A firecracker is a small explosive device designed to produce a large bang for celebration or entertainment or to blow away the fingers of children and dim-witted adults. They have fuses and are wrapped in a heavy paper casing to contain the explosive compound. Firecrackers, along with all fireworks, originated in China.
The first firecracker was from around 200 BC, a sort of heated bamboo that exploded when heated continuously. The Chinese name for firecracker literally means “exploding bamboo.” After the invention of gunpowder, firecrackers still had a shape that resembled bamboo and produced a similar sound. In Chinese culture, firecrackers are used to scare off evil spirits.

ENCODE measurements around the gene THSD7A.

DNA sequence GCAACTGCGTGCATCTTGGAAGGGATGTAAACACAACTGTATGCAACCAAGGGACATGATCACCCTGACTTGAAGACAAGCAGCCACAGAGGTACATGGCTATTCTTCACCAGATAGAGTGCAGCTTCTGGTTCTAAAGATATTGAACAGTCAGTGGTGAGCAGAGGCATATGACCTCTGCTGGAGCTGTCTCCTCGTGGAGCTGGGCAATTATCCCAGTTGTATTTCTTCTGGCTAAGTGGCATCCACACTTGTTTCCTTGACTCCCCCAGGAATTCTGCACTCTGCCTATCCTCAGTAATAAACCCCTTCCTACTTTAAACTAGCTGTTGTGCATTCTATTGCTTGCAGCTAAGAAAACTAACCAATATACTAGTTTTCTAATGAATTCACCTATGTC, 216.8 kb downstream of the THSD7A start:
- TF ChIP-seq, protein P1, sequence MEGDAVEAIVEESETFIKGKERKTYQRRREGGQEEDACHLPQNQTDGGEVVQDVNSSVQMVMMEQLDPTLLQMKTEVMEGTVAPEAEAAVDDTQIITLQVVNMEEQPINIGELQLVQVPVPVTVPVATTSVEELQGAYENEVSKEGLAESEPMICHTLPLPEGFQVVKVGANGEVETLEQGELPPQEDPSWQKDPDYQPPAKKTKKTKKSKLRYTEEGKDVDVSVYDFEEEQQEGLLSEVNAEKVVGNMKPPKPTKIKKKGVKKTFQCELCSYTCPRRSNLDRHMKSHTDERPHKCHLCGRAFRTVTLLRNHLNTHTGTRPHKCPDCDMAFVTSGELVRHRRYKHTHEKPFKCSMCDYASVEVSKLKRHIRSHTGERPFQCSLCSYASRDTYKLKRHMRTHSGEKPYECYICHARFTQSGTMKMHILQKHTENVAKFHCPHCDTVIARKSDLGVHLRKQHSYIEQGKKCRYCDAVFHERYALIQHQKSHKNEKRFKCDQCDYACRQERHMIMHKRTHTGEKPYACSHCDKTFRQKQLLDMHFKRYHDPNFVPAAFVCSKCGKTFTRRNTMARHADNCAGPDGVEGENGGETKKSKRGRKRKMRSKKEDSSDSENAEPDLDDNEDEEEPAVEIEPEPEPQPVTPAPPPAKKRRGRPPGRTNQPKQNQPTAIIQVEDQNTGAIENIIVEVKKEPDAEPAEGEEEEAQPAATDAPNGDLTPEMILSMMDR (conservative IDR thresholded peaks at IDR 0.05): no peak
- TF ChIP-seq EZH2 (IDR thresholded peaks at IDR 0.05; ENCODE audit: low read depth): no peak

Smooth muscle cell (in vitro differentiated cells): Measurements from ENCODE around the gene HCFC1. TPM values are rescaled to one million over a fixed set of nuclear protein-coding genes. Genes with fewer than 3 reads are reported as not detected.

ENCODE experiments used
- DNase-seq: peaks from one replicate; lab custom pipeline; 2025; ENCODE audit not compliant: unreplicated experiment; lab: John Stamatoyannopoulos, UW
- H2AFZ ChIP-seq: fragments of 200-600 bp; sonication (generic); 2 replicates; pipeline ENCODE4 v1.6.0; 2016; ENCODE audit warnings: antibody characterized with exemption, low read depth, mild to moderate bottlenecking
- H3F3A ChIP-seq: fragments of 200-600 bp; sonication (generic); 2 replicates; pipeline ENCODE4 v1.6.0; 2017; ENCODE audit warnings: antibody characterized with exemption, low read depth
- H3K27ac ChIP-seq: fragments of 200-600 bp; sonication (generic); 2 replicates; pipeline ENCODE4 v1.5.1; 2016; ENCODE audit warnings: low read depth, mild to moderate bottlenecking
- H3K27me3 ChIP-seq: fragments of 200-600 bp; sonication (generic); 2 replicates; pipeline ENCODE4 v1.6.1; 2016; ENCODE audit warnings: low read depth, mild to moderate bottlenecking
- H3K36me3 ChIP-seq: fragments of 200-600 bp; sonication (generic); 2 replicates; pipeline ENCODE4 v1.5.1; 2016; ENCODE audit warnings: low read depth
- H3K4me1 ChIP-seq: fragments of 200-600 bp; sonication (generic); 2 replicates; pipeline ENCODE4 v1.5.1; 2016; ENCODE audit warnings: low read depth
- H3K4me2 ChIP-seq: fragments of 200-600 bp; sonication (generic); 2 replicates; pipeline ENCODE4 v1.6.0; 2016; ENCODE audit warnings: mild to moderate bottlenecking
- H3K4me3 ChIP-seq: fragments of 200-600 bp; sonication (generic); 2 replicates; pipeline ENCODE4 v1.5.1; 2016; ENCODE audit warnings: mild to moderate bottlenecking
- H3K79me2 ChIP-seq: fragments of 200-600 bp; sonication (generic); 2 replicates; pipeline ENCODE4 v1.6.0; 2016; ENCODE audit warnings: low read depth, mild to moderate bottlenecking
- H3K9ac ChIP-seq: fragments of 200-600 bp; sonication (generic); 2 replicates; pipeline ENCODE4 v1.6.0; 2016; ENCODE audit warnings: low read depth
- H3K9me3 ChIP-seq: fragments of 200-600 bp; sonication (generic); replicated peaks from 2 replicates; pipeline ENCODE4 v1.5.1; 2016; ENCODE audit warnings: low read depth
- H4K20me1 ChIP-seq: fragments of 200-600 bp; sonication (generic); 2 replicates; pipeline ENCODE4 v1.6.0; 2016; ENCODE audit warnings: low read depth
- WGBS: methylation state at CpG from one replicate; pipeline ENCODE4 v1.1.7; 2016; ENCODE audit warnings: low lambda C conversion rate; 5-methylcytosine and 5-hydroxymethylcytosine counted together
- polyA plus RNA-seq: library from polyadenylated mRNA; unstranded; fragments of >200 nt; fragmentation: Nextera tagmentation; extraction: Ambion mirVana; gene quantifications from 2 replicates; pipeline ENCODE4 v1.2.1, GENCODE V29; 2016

Firecrackers are made with flash powder, cordite, smokeless powder, or black powder as the propellant. But anything from match heads to kerosene and lighter fluid can be used in making firecrackers. The key to loud firecrackers is pressure. The entire firecracker must be very tightly packed for it to work best.
Here are some labels from vintage firecracker packages from China marketed for the USA in the early part of the 20th century: